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How to Reduce Fever in a Toddler or Your Baby.
Fever is your body’s natural response to infection or injury.
It stimulates your body to mobilize and produce more white blood cells and antibodies to help fight infection.
Some researchers believe that it is important to allow mild fever to run its course.
But fever in a toddler can be very disconcerting.
Although low fever does not typically require treatment, sometimes you may want to reduce fever for your child’s comfort.
High fever can be serious, and rarely, life-threatening.
It should always be checked by your child’s pediatrician.
Reducing Fever in a Toddler or Baby.
Assess your toddler’s fever.
Take your toddler’s temperature using a digital thermometer.
You get the most accurate reading by taking it rectally, but you can also take it under the armpit (however this is the least accurate measure).
Never mix-and-match using the same thermometer.
You can also take a toddler’s temperature on the forehead with a temporal artery scanner and with an in-ear thermometer.
Babies and toddlers tend to have higher body temperatures and a greater range of body temperature variation than adults.
This is partly because of their bodies’ greater surface-area-to-volume ratio and partly because their immune systems are still developing.
Normal body temperature for a toddler is 97 to 99 degrees Fahrenheit (36 – 37.2 degrees Celsius).
A low-grade fever in toddlers is in the 99 to 100.9° F (37.3 – 38.3° C) range.
A temperature of 101° F through 103.5° F (38.4 – 39.7° C) usually indicates illness that needs monitoring.
Most fevers in this range are caused by viruses or a minor infection.
A temperature of over 103.6° F (39.8°C) should be treated or lowered (see next steps).
If the fever goes down using the methods described in the next section, the doctor’s visit can often wait until the morning.
If not, you should take your toddler to the ER immediately
Please note: this article discusses fever as a sole symptom.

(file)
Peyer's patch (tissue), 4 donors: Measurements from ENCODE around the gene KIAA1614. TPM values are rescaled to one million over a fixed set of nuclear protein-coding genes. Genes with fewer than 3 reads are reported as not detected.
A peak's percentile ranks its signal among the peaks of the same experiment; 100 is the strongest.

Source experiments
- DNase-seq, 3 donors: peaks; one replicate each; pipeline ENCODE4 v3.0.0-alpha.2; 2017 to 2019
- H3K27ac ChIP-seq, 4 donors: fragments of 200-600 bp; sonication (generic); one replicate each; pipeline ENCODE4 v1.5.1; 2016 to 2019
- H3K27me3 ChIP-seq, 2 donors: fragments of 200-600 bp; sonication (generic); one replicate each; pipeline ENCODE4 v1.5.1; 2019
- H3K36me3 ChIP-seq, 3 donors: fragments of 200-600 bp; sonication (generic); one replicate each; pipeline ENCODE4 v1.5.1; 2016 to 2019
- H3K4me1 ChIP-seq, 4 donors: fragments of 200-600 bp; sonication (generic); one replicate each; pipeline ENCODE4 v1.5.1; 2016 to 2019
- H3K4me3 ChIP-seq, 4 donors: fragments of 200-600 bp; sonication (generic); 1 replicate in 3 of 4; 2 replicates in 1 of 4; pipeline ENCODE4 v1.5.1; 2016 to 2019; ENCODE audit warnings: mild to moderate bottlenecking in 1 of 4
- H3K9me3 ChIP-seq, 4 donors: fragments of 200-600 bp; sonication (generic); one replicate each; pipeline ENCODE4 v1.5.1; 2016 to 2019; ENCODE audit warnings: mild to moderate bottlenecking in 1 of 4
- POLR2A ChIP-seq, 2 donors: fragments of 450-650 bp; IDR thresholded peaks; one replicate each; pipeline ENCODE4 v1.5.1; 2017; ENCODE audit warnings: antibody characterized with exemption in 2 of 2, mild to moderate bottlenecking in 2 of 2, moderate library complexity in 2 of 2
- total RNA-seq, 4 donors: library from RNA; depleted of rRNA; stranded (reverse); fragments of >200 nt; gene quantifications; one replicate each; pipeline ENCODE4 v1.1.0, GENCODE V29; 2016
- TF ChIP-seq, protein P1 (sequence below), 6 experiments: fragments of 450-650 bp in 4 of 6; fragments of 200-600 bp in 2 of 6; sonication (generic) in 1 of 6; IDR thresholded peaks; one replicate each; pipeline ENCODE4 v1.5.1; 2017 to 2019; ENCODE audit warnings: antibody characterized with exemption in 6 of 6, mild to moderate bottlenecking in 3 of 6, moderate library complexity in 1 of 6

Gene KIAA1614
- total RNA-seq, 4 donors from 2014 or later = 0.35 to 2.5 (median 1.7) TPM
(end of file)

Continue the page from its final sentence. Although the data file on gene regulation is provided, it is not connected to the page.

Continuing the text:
If there are other worrisome symptoms or if the child has a chronic condition that might be of concern, seek medical attention immediately.
Give your toddler a bath.
Because water moves heat away from the body faster than air does, a bath is an effective method to reduce fever and works faster than medications.
You can also use a bath to reduce fever while you are waiting for acetaminophen (Tylenol) or another pain-reliever/fever-reducer to kick in.
Use lukewarm water.
Never use cold water to reduce fever.
Water temperature that is a little less than the body temperature provides the quickest fever reduction.
Avoid using rubbing alcohol in the bath water–that is an old recommendation and no longer encouraged by health care providers.
You can also place a cool and damp washcloth over your toddler’s forehead or body to reduce fever.
Encourage your toddler to drink plenty of fluids.
Fever can lead to dehydration, which can be a serious medical condition, and thus, it is essential you offer your child plenty of fluids to keep them hydrated.
Pure water is always the best choice but other options also work if your child is picky.
Offer your child fruit juices diluted with water or water flavored with fresh fruits.
You can also offer iced, non-caffeinated herbal teas (such as chamomile and peppermint) or electrolyte solutions such as Pedialyte, which can be offered to children at any age.
Be vigilant and watch for signs of dehydration.
The higher the fever is the higher the risk of dehydration becomes.
Signs of dehydration include concentrated urine, which is darker yellow and perhaps strong smelling, infrequent urination (6+ hours between wettings), dry mouth and lips, absence of tears when crying, and sunken eyes.
If your toddler shows signs of dehydration, seek medical attention.
Optimize skin temperature and room temperature.
Dress the child in one lightweight layer of clothing for optimal thermal control.
Each layer of clothing traps more heat next to the body. Loose and thin clothes allow air to circulate more freely.
Keep a thin blanket close by if your child feels cool or complains about being cold.
A mechanical or electric fan moves the air more quickly and can help in taking heat away from the skin.
If you do use a fan, monitor your toddler constantly to avoid too much cooling.
Don’t aim the fan directly at your child.
Give your toddler a fever-reducing medication.